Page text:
That’s right – I know you are thinking, “But Jacque, why on earth would we wear ear muffs in the woods in Florida in the summer?” Well, I’m gonna tell you why – that’s right – you know what’s coming….a story.

Once upon a time there was a nerdy Chick with Ticks named Jacque.  Jacque was working diligently on some urban wetlands with her partner Kristen. Well, Jacque had to pee. Of course, when we are working in the woods and we have to pee – we pee in the woods. Never much of a big deal (except that time with the scorpion…).

So, Jacque went in search of a nice place to go. It was quite wet in this wetland (duh) and Jacque wanted to find a place where her booty wasn’t dragging in the mud. She ducked under some vine-covered vegetation….and BAM! Something was in her right ear it was horrid and hurt.

Now, this pain wasn’t just an ouchy….it was intense. It radiated into her neck and head and she was much hurting. Kristen rushed her to the local emergency room as she was getting worse and nauseous. Jacque was feeling pain so sever she couldn’t talk through the hysterical crying.

The nice nurse took Jacque into a room. The nice nurse helped take her disgusting muddy boots off. THe nice nurse proceeded to question the girls on what happened….then the doctor came in – took a flashlight and said, “Considering the redness and pain – it was probably a toxic caterpillar.” Jacque agreed as she had wiped something out of her ear that resembled the puss caterpillar.

Just a minor sting….

The nice nurse gave Jacque some percoset – and informed her that there isn’t much treatment for such an attack but that she needed to give Jacque a steroid shot now. The tiny needle didn’t scare Jacque because she was in so much pain she could care less what anyone did. Oh, how wrong Jacque was.

That steroid shot hurt just about as bad as the caterpillar toxin. Then the percoset took effect and Jacque could stop crying. They sent Jacque out the door with more steroid prescriptions, pain meds, and Benadryl.

Today, Jacque was hopped up on steroids digging holes for gopher tortoise trapping….and those darned steroids made her feel like superman! BUT, we want you to know something….there are some very dangerous caterpillars in Florida – and they can cause some very serious health issues.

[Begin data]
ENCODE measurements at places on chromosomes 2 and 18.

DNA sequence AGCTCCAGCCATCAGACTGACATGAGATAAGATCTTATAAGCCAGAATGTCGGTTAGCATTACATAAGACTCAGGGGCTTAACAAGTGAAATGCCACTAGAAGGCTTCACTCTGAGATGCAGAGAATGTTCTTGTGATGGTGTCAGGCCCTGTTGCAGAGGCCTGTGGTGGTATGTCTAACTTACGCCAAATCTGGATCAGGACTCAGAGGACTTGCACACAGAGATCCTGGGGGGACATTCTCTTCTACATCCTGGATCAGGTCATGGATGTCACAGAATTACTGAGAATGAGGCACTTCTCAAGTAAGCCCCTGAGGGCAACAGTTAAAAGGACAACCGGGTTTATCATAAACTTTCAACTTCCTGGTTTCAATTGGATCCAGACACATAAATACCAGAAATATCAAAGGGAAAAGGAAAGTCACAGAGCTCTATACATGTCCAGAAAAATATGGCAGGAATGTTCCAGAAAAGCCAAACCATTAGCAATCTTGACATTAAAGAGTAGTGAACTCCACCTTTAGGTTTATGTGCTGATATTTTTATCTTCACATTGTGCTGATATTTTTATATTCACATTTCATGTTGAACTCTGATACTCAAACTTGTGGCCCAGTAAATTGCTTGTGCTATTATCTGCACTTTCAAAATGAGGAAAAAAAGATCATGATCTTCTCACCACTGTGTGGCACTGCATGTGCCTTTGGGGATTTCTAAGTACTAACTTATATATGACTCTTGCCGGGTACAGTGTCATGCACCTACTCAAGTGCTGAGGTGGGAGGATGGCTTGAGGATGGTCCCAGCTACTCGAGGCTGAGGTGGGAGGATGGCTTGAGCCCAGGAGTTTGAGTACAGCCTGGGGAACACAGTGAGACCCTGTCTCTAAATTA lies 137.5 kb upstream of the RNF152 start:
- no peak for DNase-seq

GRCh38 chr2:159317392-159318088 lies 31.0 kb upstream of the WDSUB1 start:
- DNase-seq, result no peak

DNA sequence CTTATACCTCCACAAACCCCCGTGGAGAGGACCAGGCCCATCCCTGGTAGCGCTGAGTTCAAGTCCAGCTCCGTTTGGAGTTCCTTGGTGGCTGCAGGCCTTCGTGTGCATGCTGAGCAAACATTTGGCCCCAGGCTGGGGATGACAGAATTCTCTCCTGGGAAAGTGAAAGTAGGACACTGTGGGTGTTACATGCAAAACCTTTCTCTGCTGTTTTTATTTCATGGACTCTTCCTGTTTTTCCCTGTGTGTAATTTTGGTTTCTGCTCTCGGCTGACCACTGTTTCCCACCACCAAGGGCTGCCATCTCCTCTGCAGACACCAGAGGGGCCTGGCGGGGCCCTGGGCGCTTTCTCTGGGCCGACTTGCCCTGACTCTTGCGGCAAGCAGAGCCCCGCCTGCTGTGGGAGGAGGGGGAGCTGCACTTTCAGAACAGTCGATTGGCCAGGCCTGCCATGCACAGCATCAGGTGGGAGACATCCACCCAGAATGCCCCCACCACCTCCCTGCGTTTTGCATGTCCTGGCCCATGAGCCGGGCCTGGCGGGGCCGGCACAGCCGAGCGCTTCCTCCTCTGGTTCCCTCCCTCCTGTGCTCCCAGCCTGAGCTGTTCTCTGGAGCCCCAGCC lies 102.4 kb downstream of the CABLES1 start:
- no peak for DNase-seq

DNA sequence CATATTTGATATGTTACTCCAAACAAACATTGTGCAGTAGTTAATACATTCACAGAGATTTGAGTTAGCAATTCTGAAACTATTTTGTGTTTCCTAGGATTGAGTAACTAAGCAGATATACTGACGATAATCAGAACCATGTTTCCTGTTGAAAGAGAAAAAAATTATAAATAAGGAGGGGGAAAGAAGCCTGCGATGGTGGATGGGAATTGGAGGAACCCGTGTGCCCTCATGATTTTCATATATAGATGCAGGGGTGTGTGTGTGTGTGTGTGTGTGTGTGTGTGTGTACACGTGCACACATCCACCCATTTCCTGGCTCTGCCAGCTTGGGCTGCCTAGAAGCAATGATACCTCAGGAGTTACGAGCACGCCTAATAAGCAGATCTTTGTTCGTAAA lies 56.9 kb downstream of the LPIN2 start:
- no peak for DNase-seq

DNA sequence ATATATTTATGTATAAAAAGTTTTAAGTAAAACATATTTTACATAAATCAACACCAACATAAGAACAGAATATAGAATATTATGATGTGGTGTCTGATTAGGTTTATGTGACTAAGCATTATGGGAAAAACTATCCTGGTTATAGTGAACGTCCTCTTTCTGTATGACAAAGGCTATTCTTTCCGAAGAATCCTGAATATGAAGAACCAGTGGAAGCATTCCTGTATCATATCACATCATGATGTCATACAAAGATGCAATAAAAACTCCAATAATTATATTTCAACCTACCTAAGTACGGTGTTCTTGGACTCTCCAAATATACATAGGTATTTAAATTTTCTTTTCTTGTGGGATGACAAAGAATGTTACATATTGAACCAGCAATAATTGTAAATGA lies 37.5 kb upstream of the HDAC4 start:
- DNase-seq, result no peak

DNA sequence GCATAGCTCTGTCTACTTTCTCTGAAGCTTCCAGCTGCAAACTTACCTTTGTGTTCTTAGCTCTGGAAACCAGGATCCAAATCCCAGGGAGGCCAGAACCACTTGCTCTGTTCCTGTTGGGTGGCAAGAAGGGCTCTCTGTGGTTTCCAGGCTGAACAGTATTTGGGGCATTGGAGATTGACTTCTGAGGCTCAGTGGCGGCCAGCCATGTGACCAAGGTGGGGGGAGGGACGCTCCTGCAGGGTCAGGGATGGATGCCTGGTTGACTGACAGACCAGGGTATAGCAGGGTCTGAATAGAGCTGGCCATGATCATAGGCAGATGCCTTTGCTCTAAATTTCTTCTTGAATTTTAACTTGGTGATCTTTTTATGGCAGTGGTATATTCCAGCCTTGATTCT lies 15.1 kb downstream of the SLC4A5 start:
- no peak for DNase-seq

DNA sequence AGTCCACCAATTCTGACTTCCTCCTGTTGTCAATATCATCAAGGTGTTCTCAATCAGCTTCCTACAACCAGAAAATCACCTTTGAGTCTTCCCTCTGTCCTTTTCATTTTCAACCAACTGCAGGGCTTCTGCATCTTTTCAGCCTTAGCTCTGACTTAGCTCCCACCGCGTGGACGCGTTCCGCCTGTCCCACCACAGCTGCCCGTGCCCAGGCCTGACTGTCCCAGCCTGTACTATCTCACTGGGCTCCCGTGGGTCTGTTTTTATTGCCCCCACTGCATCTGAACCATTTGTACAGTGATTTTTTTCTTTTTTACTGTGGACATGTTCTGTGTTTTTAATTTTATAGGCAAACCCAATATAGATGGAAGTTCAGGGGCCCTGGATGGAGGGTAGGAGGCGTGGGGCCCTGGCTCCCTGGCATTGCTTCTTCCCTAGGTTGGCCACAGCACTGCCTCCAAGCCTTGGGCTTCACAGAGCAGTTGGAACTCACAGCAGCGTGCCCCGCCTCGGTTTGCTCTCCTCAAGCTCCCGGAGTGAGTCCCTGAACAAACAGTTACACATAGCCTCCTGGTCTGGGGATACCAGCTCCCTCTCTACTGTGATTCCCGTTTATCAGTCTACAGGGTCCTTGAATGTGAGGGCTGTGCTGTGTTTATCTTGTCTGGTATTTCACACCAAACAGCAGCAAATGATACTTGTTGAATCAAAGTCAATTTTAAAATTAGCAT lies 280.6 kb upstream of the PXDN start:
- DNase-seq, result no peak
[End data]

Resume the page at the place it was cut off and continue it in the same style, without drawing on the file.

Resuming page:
Spines….these deliver the toxin

So, click the link above and learn more about them. They can even kill some people who are sensitive. Please keep tape around as you can use it to remove some of the hairs before you seek treatment. Kristen and Jacque have both had severe reactions to small puss (flannel moth) caterpillars that were tiny! Each time you get attacked – it gets worse and the toxin can affect you more. So, if you must pee in the woods – please watch out for caterpillars.

Something in the air.

IMGP1449 IMGP0251
That’s right! I started noticing it last November. There’s something in the air. Nothing is behaving the way it should.

I usually keep this to myself. Some people don’t appreciate the old “Must be gonna rain my knee aches”. Others hang on your every word until you just feel plain creeped out to say anything. But, I can’t keep it in any longer….so here it goes!

You can call me crazy (and you probably wouldn’t be far off base), but I notice how things in nature behave from year to year. It’s part of the extra sense I have from being in the wild so often. You start noticing the little things.

Birds aren’t going to the same places. Trees aren’t budding at the right time. Bugs are swarming in the wrong week. The air smells wrong and the weather just doesn’t make sense. There’s something in the air that says this will be a strange year.

The animals didn’t move around at the right time. The thistle came up too hard this year. It’s gonna be a bad one. Storms more than likely. I don’t claim to know everything – just that something isn’t right.